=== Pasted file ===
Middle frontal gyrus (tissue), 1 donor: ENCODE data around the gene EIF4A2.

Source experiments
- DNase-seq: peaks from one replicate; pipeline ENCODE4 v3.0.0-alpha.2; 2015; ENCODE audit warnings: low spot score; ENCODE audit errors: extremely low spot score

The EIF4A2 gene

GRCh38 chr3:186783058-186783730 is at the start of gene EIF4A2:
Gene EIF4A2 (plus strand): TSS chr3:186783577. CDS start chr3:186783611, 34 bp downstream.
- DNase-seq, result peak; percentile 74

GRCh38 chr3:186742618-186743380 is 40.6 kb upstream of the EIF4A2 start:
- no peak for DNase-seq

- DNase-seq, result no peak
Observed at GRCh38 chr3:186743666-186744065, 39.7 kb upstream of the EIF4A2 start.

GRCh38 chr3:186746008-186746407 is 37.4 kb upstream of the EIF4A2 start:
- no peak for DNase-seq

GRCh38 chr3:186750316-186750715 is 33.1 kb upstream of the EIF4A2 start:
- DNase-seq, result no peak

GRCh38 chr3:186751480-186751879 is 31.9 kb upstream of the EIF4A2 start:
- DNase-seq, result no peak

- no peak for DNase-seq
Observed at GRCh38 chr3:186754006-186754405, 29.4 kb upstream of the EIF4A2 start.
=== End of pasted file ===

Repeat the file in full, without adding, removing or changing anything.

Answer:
Middle frontal gyrus (tissue), 1 donor: ENCODE data around the gene EIF4A2.

Source experiments
- DNase-seq: peaks from one replicate; pipeline ENCODE4 v3.0.0-alpha.2; 2015; ENCODE audit warnings: low spot score; ENCODE audit errors: extremely low spot score

The EIF4A2 gene

GRCh38 chr3:186783058-186783730 is at the start of gene EIF4A2:
Gene EIF4A2 (plus strand): TSS chr3:186783577. CDS start chr3:186783611, 34 bp downstream.
- DNase-seq, result peak; percentile 74

GRCh38 chr3:186742618-186743380 is 40.6 kb upstream of the EIF4A2 start:
- no peak for DNase-seq

- DNase-seq, result no peak
Observed at GRCh38 chr3:186743666-186744065, 39.7 kb upstream of the EIF4A2 start.

GRCh38 chr3:186746008-186746407 is 37.4 kb upstream of the EIF4A2 start:
- no peak for DNase-seq

GRCh38 chr3:186750316-186750715 is 33.1 kb upstream of the EIF4A2 start:
- DNase-seq, result no peak

GRCh38 chr3:186751480-186751879 is 31.9 kb upstream of the EIF4A2 start:
- DNase-seq, result no peak

- no peak for DNase-seq
Observed at GRCh38 chr3:186754006-186754405, 29.4 kb upstream of the EIF4A2 start.